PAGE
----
“Born In China” presents layered meaning through vivid imagery

Ya Ya, a giant panda, gazes adoringly at her daughter Mei Mei who is nestled among the fluffy black and white fur of her belly. Mei Mei yawns, showing her tiny, pink, toothless mouth and scrunching up her eyes. The mother and daughter exist in tranquility in a lush bamboo forest that, in the fall, explodes with reds, yellows and emerald green. However, as Mei Mei matures, growing quickly out of a diet consisting solely of her mother’s rich milk, she begins to yearn to be free of her mother’s protective presence.

Staring triumphantly out at her bamboo forest home, Mei Mei climbs a tree for the first time.

Staring triumphantly out at her bamboo forest home, Mei Mei climbs a tree for the first time.

The relationship between Ya Ya and Mei Mei is one of the four animal dynamics explored in the Disney Nature documentary “Born In China.” The documentary, geared towards children yet enjoyable for audiences of all ages, follows each of the four species in its natural environment in remote, vast landscapes across China. Using engaging narration, the film presents the natural wonders of China and the unique attributes of four of its most representative species—the panda, the snow leopard, the golden snub-nosed monkey, and the Chiru or Tibetan antelope, and carefully demonstrates the harsh reality of life in the wild.

Alongside the panda duo, “Born In China” also stars Dawa, a sleek and powerful snow leopard. Dawa must raise her two cubs while watching over her territory in the desolate Tibetan Plateau. The scenes involving this powerful, graceful predatory are masterfully shot to show the sparseness of her environment. The film follows Dawa as she climbs over jagged rocks and hunts scarce prey. Shots taken from a greater distance also demonstrate how perfectly Dawa can blend in with her surroundings. However, the picture is always clear enough that Dawa is just visible, her spotted face, blue eyes and tufted ears peeking out from behind a rock to watch out for her next meal. The far-off shots also give the audience a better understanding of how her species exists in the wild.

Surveying her desolate but vast territory, Dawa is a powerful and dominant female snow leopard.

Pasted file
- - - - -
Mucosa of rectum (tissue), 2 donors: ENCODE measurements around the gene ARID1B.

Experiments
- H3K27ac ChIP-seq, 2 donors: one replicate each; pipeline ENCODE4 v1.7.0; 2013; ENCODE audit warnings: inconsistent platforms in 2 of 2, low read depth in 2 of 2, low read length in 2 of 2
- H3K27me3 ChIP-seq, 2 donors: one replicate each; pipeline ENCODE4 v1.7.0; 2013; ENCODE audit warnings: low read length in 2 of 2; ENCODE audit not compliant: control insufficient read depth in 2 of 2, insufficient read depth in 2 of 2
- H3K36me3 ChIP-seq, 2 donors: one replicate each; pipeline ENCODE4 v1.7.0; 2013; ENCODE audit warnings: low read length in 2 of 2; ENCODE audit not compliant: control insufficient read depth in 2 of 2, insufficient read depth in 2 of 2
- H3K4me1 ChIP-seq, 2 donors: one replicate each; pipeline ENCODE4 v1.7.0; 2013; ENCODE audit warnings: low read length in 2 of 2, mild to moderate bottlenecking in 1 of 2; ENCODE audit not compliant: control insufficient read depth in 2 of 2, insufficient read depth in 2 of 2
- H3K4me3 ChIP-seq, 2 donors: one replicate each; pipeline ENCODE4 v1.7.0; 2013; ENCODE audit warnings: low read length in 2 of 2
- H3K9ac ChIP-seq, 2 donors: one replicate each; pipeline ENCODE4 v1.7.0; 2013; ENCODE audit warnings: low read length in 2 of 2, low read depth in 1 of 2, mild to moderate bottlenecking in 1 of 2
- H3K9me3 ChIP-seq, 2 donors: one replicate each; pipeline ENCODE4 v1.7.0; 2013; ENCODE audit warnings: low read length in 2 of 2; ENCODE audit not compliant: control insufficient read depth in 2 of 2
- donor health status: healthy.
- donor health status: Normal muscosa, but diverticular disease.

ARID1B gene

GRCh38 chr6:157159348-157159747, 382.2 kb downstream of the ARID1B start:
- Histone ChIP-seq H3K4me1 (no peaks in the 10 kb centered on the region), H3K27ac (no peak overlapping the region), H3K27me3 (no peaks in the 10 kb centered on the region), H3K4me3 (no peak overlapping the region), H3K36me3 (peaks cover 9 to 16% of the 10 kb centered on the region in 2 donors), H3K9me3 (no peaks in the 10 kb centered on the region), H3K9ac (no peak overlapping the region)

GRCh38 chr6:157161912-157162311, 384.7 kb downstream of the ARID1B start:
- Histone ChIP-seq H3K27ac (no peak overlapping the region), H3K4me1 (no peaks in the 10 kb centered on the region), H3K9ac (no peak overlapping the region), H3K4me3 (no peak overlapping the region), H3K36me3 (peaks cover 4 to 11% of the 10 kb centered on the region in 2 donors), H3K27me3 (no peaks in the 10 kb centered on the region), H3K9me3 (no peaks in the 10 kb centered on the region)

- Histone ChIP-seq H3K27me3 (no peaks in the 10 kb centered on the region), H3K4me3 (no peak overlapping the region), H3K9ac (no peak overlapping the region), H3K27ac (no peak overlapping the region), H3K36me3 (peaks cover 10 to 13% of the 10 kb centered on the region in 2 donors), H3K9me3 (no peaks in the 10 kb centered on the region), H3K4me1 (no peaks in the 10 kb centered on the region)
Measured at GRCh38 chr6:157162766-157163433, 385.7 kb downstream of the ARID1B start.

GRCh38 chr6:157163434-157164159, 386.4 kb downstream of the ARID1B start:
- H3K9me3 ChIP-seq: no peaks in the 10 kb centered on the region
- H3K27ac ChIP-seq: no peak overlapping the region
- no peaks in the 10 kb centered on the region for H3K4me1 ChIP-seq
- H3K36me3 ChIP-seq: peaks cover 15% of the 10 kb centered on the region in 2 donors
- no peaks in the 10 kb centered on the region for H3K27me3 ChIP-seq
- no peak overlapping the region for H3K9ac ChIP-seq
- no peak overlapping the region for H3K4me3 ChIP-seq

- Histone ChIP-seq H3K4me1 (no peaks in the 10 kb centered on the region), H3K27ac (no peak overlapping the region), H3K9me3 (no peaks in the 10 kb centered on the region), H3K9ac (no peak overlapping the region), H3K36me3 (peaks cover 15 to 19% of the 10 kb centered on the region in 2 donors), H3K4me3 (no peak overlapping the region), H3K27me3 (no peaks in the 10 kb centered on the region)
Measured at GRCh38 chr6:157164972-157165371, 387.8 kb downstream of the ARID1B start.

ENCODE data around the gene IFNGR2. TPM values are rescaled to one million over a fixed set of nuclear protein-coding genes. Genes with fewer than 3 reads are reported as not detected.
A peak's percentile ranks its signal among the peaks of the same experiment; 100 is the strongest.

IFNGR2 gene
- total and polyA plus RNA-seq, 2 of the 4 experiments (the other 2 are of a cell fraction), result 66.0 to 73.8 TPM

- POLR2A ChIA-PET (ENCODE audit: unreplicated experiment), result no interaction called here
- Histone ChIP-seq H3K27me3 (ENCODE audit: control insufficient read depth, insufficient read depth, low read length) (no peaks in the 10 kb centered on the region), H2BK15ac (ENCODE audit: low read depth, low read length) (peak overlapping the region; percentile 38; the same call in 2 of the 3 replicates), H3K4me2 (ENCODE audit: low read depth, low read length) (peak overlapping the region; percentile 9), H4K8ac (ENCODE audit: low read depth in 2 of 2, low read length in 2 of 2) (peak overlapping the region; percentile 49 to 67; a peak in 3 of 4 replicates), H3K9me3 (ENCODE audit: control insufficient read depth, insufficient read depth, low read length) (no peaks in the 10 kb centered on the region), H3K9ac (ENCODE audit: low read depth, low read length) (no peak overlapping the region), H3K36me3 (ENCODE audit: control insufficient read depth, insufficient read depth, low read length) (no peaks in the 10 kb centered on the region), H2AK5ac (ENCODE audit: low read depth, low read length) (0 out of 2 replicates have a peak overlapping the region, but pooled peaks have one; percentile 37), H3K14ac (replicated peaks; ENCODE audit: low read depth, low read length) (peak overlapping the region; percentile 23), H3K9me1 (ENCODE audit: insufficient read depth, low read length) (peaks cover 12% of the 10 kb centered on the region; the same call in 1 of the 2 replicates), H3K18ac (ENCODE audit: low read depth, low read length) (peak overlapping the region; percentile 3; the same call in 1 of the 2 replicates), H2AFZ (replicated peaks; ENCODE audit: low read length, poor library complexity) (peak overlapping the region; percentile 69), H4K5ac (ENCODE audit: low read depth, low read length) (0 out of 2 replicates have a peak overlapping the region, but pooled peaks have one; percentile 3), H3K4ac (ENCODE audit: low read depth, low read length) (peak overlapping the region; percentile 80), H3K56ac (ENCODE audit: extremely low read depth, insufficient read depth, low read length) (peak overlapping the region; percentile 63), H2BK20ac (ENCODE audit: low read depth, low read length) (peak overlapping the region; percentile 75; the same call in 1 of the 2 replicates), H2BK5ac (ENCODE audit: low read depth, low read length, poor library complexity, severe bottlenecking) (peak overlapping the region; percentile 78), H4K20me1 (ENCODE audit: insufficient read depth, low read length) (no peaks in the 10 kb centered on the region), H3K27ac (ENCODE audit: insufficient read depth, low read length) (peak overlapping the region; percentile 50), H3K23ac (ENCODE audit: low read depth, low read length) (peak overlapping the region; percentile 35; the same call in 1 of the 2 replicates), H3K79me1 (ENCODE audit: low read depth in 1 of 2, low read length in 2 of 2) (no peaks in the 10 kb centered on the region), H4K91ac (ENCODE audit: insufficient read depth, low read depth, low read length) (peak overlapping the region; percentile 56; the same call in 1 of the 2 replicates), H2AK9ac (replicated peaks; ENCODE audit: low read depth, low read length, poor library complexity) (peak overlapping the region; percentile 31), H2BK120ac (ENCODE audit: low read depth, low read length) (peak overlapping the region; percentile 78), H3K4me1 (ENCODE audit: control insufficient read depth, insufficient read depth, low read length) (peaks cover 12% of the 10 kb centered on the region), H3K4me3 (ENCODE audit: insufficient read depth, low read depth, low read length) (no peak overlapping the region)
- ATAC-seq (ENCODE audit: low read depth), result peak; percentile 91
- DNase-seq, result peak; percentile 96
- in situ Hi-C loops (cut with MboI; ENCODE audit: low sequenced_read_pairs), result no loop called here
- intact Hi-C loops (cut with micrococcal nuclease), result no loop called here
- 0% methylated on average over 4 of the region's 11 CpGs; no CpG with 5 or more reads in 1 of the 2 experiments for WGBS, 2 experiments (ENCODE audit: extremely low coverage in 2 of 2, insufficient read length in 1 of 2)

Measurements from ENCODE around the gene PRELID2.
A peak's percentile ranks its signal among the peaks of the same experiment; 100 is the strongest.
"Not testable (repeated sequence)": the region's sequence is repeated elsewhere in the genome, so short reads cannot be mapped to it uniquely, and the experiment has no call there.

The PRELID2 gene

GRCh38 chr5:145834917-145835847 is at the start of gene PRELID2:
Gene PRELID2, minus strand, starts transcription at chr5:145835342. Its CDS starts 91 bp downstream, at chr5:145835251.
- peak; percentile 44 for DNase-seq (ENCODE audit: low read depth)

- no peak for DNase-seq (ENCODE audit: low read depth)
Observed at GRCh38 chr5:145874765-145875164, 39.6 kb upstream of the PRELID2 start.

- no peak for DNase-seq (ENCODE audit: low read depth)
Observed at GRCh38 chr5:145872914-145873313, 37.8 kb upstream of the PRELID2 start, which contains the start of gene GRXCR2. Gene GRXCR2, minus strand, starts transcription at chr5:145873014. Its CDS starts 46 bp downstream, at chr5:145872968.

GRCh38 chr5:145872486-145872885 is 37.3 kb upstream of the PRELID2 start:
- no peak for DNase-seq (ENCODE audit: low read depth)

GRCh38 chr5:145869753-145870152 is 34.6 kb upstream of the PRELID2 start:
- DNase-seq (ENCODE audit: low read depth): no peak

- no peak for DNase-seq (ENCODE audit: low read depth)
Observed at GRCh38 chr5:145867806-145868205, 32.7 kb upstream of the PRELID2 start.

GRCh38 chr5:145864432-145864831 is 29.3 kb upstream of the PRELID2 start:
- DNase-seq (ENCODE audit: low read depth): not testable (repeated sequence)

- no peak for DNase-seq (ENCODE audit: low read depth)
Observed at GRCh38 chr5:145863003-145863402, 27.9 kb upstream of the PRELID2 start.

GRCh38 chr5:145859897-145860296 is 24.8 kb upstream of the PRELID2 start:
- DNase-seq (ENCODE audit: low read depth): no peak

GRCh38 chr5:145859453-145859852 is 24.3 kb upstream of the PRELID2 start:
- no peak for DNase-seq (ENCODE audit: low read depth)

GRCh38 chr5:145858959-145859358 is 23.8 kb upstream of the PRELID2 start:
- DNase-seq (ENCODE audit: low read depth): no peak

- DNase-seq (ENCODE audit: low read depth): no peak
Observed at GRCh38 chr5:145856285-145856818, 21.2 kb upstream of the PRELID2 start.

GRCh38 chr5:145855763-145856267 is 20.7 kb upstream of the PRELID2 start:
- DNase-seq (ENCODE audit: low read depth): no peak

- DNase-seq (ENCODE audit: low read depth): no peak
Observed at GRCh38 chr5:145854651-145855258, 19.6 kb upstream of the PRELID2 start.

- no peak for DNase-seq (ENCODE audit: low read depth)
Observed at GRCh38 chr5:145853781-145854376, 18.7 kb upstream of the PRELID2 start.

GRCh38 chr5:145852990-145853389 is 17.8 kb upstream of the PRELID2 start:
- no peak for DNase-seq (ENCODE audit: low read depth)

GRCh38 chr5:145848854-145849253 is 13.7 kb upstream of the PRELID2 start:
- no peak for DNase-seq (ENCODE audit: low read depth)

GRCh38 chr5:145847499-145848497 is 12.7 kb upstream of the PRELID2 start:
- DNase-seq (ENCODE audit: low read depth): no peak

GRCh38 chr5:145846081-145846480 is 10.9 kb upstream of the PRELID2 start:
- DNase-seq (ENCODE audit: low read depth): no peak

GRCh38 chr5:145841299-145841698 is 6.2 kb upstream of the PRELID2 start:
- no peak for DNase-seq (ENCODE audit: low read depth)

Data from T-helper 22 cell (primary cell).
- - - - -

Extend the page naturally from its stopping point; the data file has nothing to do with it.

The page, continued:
Surveying her desolate but vast territory, Dawa is a powerful and dominant female snow leopard.

The narration of “Born in China” is engaging and personable. The narrator, John Krasinski, has an expressive and warm tone that switches seamlessly between omniscient narration and the first-person voice of the animals. When Tao Tao, a golden snub-nosed monkey, struggles to find his place after his baby sister ousts him as the center of attention of his family, Krasinski captures the stilted monkey’s defensive and hurt tone. Tao Tao’s story also demonstrates the lesson that blood is thicker than water and that although families may be imperfect, their love is real and permanent. These lessons are present throughout the movie.

However, the movie’s thinly veiled didactic intentions sometimes distracted from the beauty of China’s diverse wilderness and species. Occasionally, the narration surrounding Mei Mei and Ya Ya was too focused on teaching the lesson that mothers have to be able to let go as their children mature. For example, the narration does not describe much about how pandas actually live in the wild and instead delved into Mei Mei’s protectiveness over and love for her daughter.  

The most impactful aspect of “Born In China” was its balance between humanizing the various animals and showing them acting as wild creatures of instinct. The narrative surrounding Tao Tao and his family was particularly effective in conveying the duality of human’s perception of animals. After Tao Tao is ejected from his family unit, he joins up with a group of similarly abandoned male monkeys dubbed “The Lost Boys.” Soon after Tao Tao joins up with the boys, a hawk swoops down from the top of a nearby tree and picks off an abandoned baby golden snub-nosed monkey that had wandered away from a different family. Although the hawk is not shown actually eating its catch nor is any blood visible, the cut between the hawk’s intense gaze and extended claws as it flew through the air and the baby monkey’s wide eyes and small, fluffy golden-yellow face is startling. The hawk represents animal instinct while the Tao Tao’s sister represents the human perception of animals as emotional and complex. Through this scene and others, the director Lu Chuon is able to convey both the human characteristics of these Chinese animals as well as their more basic, instinctual nature.

Snuggled up again with his family at last, Tao Tao helps his loved ones to stay warm during the frigid winter months.

Snuggled up again with his family at last, Tao Tao helps his loved ones to stay warm during the frigid winter months.

On the surface, “Born In China” appears to be a simplistic Disney film about breathtaking landscapes and awesome animals. However, it is actually a very layered documentary that can be enjoyed by people of all ages, from small children to teenagers and adults. In this short, 76-minute movie, the diversity of China’s geography is explored and described through gorgeous panoramas and time-lapses as well as colloquial narration. Also, important lessons about family and growing up are presented through the lense of animal lives. At the center of the film is the message that animals have very dual natures and our perception of animals as humans is thusly split. On one hand, we see animals as loveable creatures with unique personalities. On the other hand, we know that animals are driven by instinct and that in nature, death is just a part of everyday life. This deeply impactful message and the visually engaging nature of “Born In China” make it a must-see for the entire family.

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